Great job!

  5. Reply

    Mary Beth,

    I appreciate your recent posts on assessments. I am struggling with this myself & find your reflections & tips beneficial. I constantly struggle with the rubric phenomena. I know that there is research for the pros & cons of using rubrics. While reading your post, I was wondering what your thoughts were on how effective the rubric was in this particular project. And/or if you found the feedback to be more beneficial.

  6. Reply


    In my perfect world there would be no grades, only feedback. I find the rubric helps me satisfy the requirements that I grade students. Even rubrics, however, are subject to some gray area of interpretation, and students still are more interested in their grade than the rubric itself.

    A friend of mine suggested that I use feedback with my students and use the grades to satisfy the parents. I've already told them that I don't care about grades, I just do them because I have to. I tell them how proud i am of the learning process they've gone through.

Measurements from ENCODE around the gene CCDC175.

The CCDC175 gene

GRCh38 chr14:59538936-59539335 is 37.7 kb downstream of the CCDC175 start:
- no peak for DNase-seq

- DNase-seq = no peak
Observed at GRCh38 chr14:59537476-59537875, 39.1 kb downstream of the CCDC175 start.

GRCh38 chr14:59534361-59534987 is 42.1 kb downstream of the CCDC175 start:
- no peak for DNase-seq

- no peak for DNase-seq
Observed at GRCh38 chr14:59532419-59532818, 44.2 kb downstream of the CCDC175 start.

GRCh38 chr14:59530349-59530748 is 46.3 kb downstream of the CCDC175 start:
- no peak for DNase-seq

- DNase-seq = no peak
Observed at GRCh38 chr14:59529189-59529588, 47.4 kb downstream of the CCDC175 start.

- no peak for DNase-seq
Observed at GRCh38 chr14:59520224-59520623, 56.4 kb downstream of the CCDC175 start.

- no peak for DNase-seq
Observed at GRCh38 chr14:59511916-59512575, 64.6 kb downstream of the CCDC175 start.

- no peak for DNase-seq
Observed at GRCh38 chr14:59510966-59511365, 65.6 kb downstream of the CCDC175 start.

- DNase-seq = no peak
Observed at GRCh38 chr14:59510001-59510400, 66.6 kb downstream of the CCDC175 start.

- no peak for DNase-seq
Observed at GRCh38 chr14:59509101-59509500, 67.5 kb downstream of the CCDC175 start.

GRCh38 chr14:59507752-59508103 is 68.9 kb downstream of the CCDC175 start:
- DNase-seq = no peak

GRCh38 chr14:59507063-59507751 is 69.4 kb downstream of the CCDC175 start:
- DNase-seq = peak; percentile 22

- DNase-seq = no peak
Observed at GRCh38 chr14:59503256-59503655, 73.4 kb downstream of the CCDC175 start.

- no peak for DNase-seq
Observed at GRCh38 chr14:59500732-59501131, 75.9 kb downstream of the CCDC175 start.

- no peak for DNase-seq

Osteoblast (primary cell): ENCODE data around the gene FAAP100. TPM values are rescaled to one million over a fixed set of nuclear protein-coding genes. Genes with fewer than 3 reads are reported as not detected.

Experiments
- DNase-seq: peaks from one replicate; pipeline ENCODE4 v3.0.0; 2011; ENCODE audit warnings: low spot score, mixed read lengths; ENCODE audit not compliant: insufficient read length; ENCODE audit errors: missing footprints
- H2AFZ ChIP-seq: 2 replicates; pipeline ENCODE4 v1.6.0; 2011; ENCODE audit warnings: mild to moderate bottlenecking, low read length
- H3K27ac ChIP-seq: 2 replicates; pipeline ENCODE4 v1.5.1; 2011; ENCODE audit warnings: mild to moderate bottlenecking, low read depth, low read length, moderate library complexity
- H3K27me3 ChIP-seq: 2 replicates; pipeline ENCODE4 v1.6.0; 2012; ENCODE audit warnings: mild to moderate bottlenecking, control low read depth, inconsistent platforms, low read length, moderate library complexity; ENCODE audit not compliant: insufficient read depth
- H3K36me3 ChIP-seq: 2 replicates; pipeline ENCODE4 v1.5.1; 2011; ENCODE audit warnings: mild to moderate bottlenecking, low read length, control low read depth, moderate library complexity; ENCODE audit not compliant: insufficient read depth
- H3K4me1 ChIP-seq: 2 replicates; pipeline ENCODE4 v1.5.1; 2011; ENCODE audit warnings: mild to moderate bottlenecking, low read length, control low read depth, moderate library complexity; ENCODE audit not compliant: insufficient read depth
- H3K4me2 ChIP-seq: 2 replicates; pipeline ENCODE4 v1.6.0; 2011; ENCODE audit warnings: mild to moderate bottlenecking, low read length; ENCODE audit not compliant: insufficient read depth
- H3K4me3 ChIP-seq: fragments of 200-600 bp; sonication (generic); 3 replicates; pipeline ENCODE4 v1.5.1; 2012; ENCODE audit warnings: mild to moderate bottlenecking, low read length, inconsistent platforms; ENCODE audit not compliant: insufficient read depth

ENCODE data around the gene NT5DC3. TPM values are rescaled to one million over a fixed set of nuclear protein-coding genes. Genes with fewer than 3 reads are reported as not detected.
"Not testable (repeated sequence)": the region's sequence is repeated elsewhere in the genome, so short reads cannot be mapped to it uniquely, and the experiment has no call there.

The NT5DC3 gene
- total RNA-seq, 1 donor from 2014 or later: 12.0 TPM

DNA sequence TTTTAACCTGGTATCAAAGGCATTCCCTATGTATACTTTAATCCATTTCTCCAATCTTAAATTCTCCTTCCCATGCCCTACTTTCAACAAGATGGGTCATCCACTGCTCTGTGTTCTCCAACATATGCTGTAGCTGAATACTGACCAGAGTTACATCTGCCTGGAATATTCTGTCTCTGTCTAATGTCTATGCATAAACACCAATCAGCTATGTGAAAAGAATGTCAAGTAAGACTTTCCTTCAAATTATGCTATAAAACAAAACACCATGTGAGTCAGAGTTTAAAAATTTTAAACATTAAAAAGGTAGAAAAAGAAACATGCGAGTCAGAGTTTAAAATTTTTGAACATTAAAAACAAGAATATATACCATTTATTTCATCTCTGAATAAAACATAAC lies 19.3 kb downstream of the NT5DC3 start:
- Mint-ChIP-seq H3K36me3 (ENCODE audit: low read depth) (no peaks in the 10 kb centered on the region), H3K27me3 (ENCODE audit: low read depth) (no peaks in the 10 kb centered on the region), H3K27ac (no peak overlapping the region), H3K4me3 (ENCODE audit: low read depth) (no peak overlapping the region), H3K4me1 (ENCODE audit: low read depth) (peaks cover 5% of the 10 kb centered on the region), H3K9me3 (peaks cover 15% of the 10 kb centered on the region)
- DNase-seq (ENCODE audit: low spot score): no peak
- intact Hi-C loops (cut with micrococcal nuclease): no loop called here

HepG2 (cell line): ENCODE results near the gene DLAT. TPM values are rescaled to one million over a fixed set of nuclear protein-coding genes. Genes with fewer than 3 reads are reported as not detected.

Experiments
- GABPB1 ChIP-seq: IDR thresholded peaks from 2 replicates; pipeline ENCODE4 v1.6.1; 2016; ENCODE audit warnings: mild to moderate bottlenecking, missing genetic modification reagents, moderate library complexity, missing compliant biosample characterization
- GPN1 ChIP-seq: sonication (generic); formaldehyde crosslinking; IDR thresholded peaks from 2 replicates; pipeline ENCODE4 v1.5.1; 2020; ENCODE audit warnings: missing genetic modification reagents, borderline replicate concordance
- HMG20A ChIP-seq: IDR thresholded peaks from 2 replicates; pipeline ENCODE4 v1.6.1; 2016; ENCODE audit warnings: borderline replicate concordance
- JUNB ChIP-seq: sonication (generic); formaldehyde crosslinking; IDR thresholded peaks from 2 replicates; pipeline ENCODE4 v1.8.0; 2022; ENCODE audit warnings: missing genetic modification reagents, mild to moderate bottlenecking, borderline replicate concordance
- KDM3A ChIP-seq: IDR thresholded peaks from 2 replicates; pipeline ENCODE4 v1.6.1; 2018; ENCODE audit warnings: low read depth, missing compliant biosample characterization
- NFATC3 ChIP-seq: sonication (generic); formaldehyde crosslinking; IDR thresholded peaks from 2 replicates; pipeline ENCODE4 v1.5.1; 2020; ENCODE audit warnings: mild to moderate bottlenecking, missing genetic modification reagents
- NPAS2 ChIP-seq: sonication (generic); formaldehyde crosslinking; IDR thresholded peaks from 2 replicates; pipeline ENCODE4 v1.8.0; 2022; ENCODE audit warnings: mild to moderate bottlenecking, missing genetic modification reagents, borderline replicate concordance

7. Bryn


    This are such neat projects the kids created. I really like the idea of kids giving feedback to their peers, but it is important to show them how to do this properly, just like you did. I think having the rubric to go along with the project also helps with student feedback. Great job on these projects!

    • mbteach


      Thanks, Bryn.

      What’s amazing is how much better my teaching and feedback has gotten over the last year! The videos the kids made this year way surpassed the ones from the previous year because of my experimentation with new kinds of feedback and a lengthy planning process tied to a rubric. Every day you learn something new!

Leave a comment

Your email address will not be published. Required fields are marked *

This site uses Akismet to reduce spam. Learn how your comment data is processed.